Did you know: The name “conch,” pronounced “conk” is widely used in the Florida Keys to refer to a lifelong resident of the Keys. Native people born in Key West and the Bahamas call themselves conchs. In times past, proud parents in Key West placed a conch shell on a stick in the front of their house to inform neighbors of a new born infant. People who take up residence in the Keys are humorously referred to as freshwater conchs. Politicians sometimes issue certificates to people active in community interests declaring them “honorary conchs”. Locals like being called conchs and take pride in the appellation. Source: Florida Keys Best.
Conch Meat: Conch meat was a staple food of the early settlers in the Keys. It is not only the Florida Keys most famous shell, but has become a symbol of the Keys as well. All parts of the conch, of course except the shell, is edible. Today, the meat of conchs is eaten raw in salads, or cooked, as in fritters, chowders, gumbos, and burgers.
Conch Chowder History:
The first conchs were British sympathizers. Some accounts indicate they were given the name of conch after escaping to the Bahamas during the American Revolution and announcing that rather than go to war they’d eat conch. Another explanation indicates they were called conch because of the great quantity of conch in their diet and because they used the shell as a signaling trumpet. When Florida became a territory of the United States in 1821, Bahamians who wanted to continue the business of wrecking had to move the Keys. They brought their love of conch with them.
Writer Slyvia Sunshine in her book Petals Plucked from Sunny Climes in explained the origin of the term in 1880:
“Conchs were the original English settlers of this place, who came here from New Providence and the adjacent islands of the Bahama group. “Couch” is not, as many suppose, a term of contempt, but a local distinction. When the first regiment of colonial militia was organized at Nassau, they adopted the figure of a conch-shell in gold, with a blue field, for their regimental colors, thereby declaring the protection of their natural position; from this the term is applied more particularly to those from that city. They are a temperate, frugal, industrious class of persons, accustomed for generations to procuring a living from the sea; but many of them on this island have turned their talents in other directions, controlling a large part of the commercial business of the place. The greater portion of them are engaged in wrecking, sponging, or fishing for the Havana market, many owning fine vessels, and being men of respectability, although belonging to those classes whose names, to one not acquainted with them, appear an equivalent to buccaneers or pirates.”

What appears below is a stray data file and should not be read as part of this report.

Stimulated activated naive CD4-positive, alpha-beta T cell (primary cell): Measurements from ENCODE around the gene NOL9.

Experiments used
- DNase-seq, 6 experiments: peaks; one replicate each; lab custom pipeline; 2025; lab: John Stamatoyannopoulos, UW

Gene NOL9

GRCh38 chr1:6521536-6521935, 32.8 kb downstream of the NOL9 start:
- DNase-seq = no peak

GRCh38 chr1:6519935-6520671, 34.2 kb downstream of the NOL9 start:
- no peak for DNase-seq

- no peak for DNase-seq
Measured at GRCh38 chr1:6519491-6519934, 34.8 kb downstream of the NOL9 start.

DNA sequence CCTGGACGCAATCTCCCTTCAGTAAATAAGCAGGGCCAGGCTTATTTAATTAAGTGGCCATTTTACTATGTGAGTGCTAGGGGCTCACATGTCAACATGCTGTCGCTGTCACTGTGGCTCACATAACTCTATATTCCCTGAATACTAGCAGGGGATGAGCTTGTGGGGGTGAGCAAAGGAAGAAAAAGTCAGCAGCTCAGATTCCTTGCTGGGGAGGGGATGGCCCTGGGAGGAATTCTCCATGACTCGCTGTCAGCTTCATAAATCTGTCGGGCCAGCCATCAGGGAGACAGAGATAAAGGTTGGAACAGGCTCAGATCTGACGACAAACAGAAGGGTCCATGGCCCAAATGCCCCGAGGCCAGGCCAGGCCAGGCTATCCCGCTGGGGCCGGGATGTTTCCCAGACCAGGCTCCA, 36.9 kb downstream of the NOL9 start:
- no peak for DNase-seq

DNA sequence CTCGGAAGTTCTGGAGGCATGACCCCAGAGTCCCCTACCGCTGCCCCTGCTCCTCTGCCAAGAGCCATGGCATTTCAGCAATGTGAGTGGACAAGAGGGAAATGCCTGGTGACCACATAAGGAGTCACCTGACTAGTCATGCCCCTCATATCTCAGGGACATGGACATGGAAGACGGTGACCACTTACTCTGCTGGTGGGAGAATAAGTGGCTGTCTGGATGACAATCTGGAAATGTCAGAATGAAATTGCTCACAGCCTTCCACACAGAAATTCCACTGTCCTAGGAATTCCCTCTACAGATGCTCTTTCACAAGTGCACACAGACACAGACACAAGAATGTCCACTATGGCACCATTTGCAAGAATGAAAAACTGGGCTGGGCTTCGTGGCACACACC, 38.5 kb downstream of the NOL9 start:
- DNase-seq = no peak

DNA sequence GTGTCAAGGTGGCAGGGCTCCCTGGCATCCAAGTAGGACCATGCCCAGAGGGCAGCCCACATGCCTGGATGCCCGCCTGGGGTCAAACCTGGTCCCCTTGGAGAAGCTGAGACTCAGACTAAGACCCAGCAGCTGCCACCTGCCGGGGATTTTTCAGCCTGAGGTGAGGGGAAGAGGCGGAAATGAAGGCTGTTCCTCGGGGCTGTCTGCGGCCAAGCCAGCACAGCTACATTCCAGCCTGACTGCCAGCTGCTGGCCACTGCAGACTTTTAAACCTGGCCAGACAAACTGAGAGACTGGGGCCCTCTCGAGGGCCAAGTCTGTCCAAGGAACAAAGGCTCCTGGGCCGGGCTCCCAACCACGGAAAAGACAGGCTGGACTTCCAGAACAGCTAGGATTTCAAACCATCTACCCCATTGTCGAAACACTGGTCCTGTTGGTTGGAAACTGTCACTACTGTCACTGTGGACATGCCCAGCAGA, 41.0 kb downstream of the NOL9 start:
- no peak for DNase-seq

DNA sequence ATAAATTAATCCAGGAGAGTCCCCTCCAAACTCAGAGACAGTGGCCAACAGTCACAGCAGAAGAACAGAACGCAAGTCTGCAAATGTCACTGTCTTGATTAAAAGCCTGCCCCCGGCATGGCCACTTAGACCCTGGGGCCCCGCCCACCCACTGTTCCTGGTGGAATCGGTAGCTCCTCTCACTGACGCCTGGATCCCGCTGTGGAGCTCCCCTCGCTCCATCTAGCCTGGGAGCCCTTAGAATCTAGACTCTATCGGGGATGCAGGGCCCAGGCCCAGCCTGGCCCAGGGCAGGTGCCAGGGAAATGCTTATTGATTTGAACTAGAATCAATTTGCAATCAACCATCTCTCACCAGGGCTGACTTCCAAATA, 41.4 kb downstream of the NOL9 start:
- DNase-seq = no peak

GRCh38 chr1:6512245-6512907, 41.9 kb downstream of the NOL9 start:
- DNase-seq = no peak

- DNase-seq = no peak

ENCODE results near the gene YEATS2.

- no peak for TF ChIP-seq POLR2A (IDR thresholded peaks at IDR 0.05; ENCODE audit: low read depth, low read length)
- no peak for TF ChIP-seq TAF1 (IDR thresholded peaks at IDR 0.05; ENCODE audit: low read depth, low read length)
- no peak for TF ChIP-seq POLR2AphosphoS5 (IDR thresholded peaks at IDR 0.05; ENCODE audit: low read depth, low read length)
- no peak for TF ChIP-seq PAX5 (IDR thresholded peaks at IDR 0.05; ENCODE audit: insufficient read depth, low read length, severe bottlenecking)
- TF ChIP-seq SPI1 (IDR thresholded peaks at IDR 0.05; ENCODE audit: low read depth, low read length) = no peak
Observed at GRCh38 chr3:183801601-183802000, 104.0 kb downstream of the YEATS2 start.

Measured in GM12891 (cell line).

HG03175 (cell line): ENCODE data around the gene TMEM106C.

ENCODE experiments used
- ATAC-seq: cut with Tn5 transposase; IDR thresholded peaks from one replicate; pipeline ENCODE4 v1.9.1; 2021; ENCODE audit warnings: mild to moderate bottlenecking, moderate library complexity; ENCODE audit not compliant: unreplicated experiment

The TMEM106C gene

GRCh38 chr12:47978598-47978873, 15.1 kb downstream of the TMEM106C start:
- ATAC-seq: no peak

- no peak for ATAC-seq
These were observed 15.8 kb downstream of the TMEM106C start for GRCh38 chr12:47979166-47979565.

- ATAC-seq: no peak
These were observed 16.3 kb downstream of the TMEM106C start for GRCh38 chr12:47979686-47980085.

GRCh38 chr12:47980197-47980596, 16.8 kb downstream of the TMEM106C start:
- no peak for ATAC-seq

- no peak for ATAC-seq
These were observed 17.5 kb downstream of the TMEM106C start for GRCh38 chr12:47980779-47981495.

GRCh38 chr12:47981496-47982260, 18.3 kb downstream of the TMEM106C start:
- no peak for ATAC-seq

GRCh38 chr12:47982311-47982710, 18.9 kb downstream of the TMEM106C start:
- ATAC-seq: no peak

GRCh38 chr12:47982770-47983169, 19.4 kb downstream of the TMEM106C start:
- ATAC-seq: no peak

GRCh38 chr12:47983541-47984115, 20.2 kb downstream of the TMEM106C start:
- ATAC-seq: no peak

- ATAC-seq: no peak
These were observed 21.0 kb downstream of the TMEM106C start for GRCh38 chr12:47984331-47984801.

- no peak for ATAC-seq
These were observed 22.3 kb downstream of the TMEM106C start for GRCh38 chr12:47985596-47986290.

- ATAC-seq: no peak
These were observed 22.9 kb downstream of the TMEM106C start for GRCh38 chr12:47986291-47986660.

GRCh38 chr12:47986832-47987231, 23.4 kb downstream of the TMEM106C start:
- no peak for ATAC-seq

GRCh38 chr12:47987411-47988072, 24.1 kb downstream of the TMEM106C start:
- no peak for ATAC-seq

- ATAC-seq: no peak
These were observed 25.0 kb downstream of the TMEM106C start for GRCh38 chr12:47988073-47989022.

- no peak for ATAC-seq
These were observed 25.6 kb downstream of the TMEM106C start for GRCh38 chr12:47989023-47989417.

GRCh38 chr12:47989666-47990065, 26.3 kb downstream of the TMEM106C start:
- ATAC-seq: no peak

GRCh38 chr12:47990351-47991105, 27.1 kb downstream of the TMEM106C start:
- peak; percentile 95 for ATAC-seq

In 1985, the harvesting of the conch was banned, and it is now illegal to take live conch in U.S. waters, where they are an endangered species, so most conch now comes from the various Caribbean islands, including the Bahamas (where it is sometimes called ‘hurricane ham’).
Conch Chowder Recipe – How To Make Conch Chowder:
Photo by Yankee Specialty Foods, Bay Shore Chowders
This recipe was generously shared with me by Jan Knowles Myers, formerly of Key West, Florida. This history and recipe were in my second cookbook called I’ll Have What They’re Having.
Jan says, “My hometown is Key West, and I am a 4th generation Key West native or “conch” and a 5th generation Florida native. Back when I was young, Key West was a quaint little fishing village with no where near the level of tourism that currently exists. I truly loved my childhood and growing up in Key West. This chowder recipe was my father’s. He was George Irving Knowles, Jr. (1915-1984), a 3rd generation Key West native. Much of my family came to Key West from the Bahamas, arriving as early as the 1840s, although my French great-great-great-grandfather, Odet Philippe, had traveled to the city in the 1820s.”